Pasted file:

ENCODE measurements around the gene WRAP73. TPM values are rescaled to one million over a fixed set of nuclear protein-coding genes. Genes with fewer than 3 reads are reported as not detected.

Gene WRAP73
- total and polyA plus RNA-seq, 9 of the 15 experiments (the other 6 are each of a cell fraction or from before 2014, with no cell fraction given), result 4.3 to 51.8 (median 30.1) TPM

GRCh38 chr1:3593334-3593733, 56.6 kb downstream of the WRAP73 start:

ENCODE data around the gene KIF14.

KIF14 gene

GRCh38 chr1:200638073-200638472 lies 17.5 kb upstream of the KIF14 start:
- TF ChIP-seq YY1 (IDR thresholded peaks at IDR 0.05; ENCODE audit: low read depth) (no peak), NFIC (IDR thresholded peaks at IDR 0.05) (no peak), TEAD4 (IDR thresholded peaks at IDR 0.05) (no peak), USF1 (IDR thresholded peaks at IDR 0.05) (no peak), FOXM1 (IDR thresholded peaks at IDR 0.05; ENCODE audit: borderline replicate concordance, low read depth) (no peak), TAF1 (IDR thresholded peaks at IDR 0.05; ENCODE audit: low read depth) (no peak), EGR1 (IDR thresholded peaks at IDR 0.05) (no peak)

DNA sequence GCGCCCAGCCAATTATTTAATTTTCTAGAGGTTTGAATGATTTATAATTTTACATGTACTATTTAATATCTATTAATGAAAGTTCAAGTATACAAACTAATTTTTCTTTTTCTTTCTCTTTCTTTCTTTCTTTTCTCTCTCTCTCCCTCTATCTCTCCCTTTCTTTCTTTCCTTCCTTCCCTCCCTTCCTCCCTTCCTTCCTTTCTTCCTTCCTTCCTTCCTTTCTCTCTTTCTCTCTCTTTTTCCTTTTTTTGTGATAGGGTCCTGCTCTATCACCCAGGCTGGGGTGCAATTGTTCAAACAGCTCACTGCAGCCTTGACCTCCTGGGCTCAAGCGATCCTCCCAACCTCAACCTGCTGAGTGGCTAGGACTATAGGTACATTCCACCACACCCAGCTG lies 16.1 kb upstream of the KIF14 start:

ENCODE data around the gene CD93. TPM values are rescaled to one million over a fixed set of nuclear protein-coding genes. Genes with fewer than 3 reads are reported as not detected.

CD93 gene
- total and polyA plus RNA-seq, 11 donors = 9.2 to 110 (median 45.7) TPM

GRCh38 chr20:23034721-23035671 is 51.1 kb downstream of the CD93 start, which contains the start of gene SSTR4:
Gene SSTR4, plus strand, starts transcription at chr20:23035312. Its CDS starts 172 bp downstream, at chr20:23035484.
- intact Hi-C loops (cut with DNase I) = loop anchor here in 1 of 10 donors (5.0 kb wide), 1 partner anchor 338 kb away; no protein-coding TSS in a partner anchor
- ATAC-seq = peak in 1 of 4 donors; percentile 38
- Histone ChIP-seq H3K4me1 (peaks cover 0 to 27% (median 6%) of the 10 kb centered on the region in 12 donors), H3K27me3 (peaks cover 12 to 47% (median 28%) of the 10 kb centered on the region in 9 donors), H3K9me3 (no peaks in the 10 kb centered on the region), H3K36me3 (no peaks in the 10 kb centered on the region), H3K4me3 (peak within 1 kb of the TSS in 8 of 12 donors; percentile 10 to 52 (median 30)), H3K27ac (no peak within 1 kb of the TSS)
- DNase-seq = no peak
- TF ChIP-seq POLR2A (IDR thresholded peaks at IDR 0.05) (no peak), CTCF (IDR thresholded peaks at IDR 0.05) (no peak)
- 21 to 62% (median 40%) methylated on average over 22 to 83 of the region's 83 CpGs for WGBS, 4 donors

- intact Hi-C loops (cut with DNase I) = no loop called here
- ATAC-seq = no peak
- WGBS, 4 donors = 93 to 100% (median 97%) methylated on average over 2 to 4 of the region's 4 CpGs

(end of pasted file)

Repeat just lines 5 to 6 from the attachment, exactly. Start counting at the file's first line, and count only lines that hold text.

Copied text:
ENCODE data around the gene KIF14.

KIF14 gene